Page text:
Congratulations. You’ve made the tough and probably emotional decision to help your loved one transition to a senior living environment. You’ve visited a number of Tennessee assisted living communities, interviewed key staff and collected detailed information. It’s likely that you’re struggling to decide among a few finalists.
To help you choose which community is the best fit for your mom or dad, it’s helpful to identify the assisted living attributes that are most important to you and your loved one, decide what weight they will have, and then rank the finalists using these weighted attributes. This process will provide you with an objective and logical final selection.
Choosing assisted living attributes
Create a checklist to help you record information on each community so you can easily recall details later. Here are six attributes which many people use to make their community selection.
- Location: the geographic location of the community; proximity to family, friends and shopping; community amenities, safety and size/ layout of the apartment.
- Staff: impressions you form of the executive team; friendliness of the staff; willingness to answer your questions; staff treatment of residents and their observed interactions; staff hours and availability.
- Activities: activities calendar; personality and demeanor of the activities director; amenities related to activities including transportation, game rooms and other entertainment; availability of modern technology tools.
- Quality of care: the experience of the nursing staff; proximity to fire, hospital and emergency services; rehabilitation rooms and quality of the therapists; medication management protocols; whether a written plan of care is provided for each resident
- Cost: total monthly cost of community at the level of care required for your loved one; availability of a comprehensive residency agreement spelling out all services, fees, and move-in or move-out provisions; policies on refunds and transfers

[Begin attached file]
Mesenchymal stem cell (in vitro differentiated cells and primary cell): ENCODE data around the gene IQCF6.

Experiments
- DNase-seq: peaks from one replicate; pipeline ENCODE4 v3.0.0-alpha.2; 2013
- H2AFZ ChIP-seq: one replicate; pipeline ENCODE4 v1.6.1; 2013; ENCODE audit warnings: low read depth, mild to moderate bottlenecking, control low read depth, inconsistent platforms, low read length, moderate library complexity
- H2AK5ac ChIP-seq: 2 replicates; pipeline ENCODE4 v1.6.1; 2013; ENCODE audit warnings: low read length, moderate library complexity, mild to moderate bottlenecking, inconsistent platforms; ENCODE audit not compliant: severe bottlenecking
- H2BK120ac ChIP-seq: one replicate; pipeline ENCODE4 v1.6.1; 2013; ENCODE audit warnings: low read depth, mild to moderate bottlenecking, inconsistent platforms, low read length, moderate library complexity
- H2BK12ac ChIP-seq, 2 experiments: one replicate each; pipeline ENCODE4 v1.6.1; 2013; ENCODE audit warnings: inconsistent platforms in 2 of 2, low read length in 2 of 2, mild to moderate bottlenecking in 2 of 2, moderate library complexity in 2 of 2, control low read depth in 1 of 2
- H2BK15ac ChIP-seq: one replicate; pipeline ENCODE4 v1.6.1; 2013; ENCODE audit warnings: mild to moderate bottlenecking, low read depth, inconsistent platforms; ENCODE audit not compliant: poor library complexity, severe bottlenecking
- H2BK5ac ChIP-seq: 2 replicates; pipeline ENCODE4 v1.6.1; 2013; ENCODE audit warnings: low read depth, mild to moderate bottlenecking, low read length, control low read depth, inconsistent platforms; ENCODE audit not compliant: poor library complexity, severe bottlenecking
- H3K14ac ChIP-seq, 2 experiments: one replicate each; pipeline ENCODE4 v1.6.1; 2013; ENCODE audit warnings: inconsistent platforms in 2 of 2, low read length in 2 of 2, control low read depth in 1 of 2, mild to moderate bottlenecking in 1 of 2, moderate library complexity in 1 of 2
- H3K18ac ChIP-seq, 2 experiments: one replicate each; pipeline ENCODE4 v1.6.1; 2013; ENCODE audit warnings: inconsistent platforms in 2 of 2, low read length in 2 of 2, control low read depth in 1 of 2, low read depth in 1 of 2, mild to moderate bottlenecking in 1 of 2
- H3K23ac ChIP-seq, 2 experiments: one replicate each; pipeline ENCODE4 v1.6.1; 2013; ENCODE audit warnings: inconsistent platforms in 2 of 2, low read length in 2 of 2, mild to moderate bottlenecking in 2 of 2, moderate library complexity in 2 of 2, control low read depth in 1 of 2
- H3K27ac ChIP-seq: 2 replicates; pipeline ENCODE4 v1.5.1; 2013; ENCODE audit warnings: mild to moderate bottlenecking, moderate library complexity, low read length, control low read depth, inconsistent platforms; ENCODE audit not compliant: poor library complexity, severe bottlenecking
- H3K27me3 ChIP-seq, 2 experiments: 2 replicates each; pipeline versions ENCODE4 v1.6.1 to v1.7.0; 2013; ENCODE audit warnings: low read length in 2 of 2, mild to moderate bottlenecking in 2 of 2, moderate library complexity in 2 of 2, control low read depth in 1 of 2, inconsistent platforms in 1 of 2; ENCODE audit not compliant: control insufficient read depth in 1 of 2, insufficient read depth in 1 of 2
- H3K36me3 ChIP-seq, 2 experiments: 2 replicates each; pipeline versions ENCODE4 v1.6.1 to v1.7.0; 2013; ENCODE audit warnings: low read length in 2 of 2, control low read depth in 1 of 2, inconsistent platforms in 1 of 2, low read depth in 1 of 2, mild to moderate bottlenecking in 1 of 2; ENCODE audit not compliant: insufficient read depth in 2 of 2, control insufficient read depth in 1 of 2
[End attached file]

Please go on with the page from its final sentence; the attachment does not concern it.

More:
- Gut feeling: we are all given instincts, or intuition, for a reason. Listen to that inner voice.
Now that you have a group of attributes (and you might think of others) against which you can measure your finalists, add a measure of importance, or weight, to each one. This process is valuable because you probably have strong opinions about the relative importance of one or more of these assisted living attributes over others. For example, you might place a great deal of emphasis on the quality of care because of the fragile health status of your mom or dad. In this case, you would want to highly weight that attribute. Give weights to each attribute by assigning a percentage from 0-100%. Those you feel most strongly about would get the highest percentage weight. Make sure the total of all attributes equals 100%.
Then rank each community for each of your selected attributes. For example, you might feel that community #1 offers the best quality of care, so you would rank it a “1” for that attribute. Once you’ve done the ranking, you can now compare the communities against each other. Do this by multiplying the weight of the attribute by the ranking you gave that community on that attribute, and then add these numbers. Since a “1” is the best ranking a community can receive, the community with the lowest combined score total is the one that best meets your criteria.
Finding the best Tennessee assisted living community for your loved one is an important goal. You can make the very best decision possible by identifying attributes, weighting each one, and ranking communities for each attribute.